Don’t be afraid. Be bold. Change.

After they prayed, the place where they were meeting was shaken. And they were all filled with the Holy Spirit and spoke the word of God boldly.”
–Acts 4:31 (NIV)

I sense God creating an opportunity for an Aldersgate moment here at the 2012 United Methodist General Conference.

It’s taken nearly a year, but after reading, chewing on (with lots of heartburn) and praying over proposals from the IOT, Connectional Table, MFSA, Plan B, and the reactions to them, I’m sensing God telling us now is the time to be bold. Not for a re-arranging of the chairs, but real, meaningful change.

For 30-plus years, The United Methodist Church has been sliding, slowly, steadily, down a long hill. Yes, lives are still being transformed. We’re doing great things to help eradicate malaria. Record numbers of people are responding as Volunteers in Mission. Yet we all know we’re in trouble. The vast majority of our churches in the United States are stagnant when it comes to making new disciples of Jesus Christ. Our general agencies and structure, a reflection of the 1950s, 60s and 70s, are out-of-step today.

I could go on and on, reciting statistics, recounting anecdotes, but face it, we all know the truth: The United Methodist Church we love as an institution is in trouble. It’s been happening for a long time, and now we need bold, prayerful change.

We are in a position like the early Christians in the fourth chapter of the Book of Acts. In a sense, we’ve been on trial, and the verdict has come in. We need to pay attention. This General Conference can be a Pentecost moment for all of us who call ourselves United Methodist.

Follow Christ. Don’t be afraid. Be bold. Change.

In 1738, John Wesley found himself in a somewhat similar position. He had returned from a frustrating time in America. He felt his calling had not worked out. Yet it was a Moravian prayer service on London’s Aldersgate Street he felt his heart stir: “strangely warmed.” He changed, and the unique connectional United Methodist Church we know and church we love is the result.

God is calling. This may be that moment. We must set aside our fears. We must stop worrying about money. We must return our focus to Jesus’s primary calling – to make disciples for the transformation of the world. We will strengthen our connection. We will reach out to the poor. We will respond to those touched by disasters. We will stand for justice for the oppressed.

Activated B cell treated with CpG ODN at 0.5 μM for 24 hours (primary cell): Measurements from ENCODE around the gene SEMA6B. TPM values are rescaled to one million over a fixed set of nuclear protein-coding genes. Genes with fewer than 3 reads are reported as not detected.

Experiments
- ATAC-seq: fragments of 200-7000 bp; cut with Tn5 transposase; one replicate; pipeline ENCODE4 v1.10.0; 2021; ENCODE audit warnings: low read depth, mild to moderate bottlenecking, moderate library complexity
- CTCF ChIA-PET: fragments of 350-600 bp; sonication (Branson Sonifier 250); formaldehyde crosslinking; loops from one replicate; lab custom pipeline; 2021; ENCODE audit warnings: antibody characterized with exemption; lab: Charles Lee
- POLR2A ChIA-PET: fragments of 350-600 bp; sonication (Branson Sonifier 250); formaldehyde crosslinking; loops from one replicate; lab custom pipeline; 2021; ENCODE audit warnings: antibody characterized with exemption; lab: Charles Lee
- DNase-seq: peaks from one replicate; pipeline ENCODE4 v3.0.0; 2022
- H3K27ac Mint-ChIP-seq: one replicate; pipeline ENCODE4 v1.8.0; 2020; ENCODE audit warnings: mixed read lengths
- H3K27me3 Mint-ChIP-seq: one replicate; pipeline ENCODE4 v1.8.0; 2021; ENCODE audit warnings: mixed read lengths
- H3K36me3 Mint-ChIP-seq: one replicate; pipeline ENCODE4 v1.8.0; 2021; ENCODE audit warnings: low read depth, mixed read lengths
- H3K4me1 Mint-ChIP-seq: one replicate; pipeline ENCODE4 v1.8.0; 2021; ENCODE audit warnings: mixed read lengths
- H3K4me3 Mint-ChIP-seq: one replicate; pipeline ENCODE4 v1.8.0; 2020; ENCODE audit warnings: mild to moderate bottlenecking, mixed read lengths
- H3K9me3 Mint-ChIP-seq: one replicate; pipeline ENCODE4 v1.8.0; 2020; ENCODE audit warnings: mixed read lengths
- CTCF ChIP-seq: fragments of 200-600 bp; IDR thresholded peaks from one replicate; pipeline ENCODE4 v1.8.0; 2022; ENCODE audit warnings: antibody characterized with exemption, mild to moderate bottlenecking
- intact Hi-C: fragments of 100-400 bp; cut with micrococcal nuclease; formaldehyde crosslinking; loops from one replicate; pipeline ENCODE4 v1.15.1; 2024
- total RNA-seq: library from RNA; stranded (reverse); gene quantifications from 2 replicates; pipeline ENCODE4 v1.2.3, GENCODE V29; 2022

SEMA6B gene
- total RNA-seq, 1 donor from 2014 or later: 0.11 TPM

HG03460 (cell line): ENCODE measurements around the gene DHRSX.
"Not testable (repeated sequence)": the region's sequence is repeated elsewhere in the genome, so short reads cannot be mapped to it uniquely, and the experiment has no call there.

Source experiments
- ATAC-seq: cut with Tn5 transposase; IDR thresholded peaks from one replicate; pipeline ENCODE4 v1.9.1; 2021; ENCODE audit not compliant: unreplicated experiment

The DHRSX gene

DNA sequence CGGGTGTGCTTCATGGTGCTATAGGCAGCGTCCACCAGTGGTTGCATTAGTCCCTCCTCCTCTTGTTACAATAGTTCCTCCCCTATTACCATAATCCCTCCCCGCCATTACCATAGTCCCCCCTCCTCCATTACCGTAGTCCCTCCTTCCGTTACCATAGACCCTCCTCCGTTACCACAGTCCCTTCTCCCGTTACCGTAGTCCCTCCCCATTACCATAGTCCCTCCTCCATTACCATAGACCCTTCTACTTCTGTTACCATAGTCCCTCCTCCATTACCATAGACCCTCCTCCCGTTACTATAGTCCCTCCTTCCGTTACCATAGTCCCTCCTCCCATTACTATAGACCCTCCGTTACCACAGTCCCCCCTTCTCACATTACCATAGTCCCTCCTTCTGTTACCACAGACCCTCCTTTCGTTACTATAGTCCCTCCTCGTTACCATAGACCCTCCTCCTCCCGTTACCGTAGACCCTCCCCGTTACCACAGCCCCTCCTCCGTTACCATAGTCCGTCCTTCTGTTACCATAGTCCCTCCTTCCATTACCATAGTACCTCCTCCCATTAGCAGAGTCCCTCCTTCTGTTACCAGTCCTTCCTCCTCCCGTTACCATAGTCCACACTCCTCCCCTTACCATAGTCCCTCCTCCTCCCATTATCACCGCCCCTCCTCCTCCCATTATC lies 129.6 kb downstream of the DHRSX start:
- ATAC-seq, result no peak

Let our love and unity in Christ bring us together now, to carry out Wesley’s vision for justice, service, and the redeeming of souls.


Like what you're reading? Support the ministry of UM News! Your support ensures the latest denominational news, dynamic stories and informative articles will continue to connect our global community. Make a tax-deductible donation at ResourceUMC.org/GiveUMCom.

Sign up for our newsletter!

UMNEWS-SUBSCRIPTION
Judicial Council
The Holston Conference’s Bishop Mary Virginia Taylor embraces the Rev. David Graves following his election as United Methodist bishop at the 2016 Southeastern Jurisdictional Conference. Taylor is among the 11 U.S. bishops who retired last year, and Graves is among the bishops now taking on extra work because of the retirements. The Judicial Council issued a decision May 20, addressing the question of whether jurisdictional conference can meet to elect new bishops. File photo by Annette Spence, Holston Conference.

Ruling opens door for bishop elections in 2022

The United Methodist Church’s top court ruled that the Council of Bishops has the authority to call jurisdictional conferences to elect and assign new U.S. episcopal leaders but not to change the date when those new bishops take office.
Theology and Education
Dr. David W. Scott. Photo © Hector Amador.

Autonomy, international division mark United Methodist tradition

The recent move by United Methodists in Bulgaria and Romania to leave the denomination is the latest in a history of separations within the Methodist tradition.
Social Concerns
Susan Kim. Photo courtesy of the author.

Where do Korean Americans stand?

Asian Americans often confront implicit bias in questions like “Where are you really from?” Susan Sungsil Kim has crafted responses to such questions that stand up for her rights while also providing an educational opportunity to those who ask.